Telling a Fuller Story of Independence in the United States

June 30, 2023 by The staff of The Upper Room (Nashville, Tennessee)

During this month when those in the United States are celebrating and contemplating the meaning of freedom in their lives, we invite you to reflect on this brief meditation by Valerie Bridgeman Davis based on Frederick Douglass’ famous speech, “What to the Slave Is the Fourth of July?” (July 5, 1852).

What to Us Is the Fourth of July?

The Fourth of July often is met with ambivalence in Africana communities. We are simultaneously glad to be in a country where we can protest injustices, get ahead (sometimes), and work for a better life for all while at the same time ashamed of a history that annihilated and subjugated Native populations and enslaved imported Africans. The story of an immigrant nation where everyone who came did so to experience freedom for religious expression and to start over just is not true. And people of color know that the story of pain and brutality embedded into the soul and soil of the nation must also be acknowledged. We have to tell the “independence” story in its entirety. Like Douglass, we may be convinced that the country can rise to its stated goals, repent of its horrors, and promote the “general welfare” of all its citizens. The Fourth of July gives all people of faith a chance to figure out how to do it, in the name of God.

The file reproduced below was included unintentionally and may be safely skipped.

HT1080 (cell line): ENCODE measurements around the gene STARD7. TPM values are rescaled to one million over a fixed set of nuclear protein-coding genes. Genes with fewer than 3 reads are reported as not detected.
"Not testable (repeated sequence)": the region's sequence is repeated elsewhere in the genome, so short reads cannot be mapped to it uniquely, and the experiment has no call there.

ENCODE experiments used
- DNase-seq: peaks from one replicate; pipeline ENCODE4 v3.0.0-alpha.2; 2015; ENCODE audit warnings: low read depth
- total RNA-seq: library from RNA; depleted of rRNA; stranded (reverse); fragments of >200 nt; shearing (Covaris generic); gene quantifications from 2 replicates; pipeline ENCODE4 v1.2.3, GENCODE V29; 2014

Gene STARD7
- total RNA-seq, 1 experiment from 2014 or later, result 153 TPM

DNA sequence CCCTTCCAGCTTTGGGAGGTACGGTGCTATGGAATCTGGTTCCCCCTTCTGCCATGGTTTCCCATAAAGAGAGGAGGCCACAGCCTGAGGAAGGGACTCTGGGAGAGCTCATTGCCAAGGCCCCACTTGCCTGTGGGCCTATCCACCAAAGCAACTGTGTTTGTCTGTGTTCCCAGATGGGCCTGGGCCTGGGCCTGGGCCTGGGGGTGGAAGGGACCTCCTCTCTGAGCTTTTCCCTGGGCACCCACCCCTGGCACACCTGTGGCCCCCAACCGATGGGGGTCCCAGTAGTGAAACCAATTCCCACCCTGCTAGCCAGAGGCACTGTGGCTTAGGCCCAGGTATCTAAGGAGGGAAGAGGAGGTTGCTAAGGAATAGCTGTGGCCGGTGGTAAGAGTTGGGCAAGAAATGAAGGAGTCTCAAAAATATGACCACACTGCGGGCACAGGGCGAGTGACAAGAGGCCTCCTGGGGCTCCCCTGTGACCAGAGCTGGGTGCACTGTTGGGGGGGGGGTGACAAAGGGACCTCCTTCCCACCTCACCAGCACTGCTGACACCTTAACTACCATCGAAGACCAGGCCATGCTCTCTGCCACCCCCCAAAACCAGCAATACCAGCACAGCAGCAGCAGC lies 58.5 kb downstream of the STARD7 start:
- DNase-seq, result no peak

—Valerie Bridgeman Davis
Adapted from The Africana Worship Book, Year C

Journal Prompts

For deeper reflection, we invite you to listen to five of Douglass’ descendants read and respond to excerpts from his speech. In addition to the below video, you can find the full speech here

Sit with the question, do you feel that the celebration of our national independence is in conflict with past injustices committed against Native populations and enslaved Africans? If so, where is the conflict for you as a person of faith? If not, how would you respond to Frederick Douglass? 

What parts of the "independence" story do you see being left out? How can you help tell the story in its entirety? 

What faith communities have you witnessed or been a part of that work toward the fulfillment of our nation’s stated goals of liberty, justice, and the general welfare of all citizens? 

As a follower of Christ, reflect on your role as a peacemaker. How can you be an agent of love in a nation wounded by deep divisions and injustices? 

Share your responses with others in the comments below.

This reflection appeared in the July edition of The Upper Room Journal, a monthly newsletter to support you in creating daily life with God. Subscribe here.

Photographby Shazli Waquas / Unsplash

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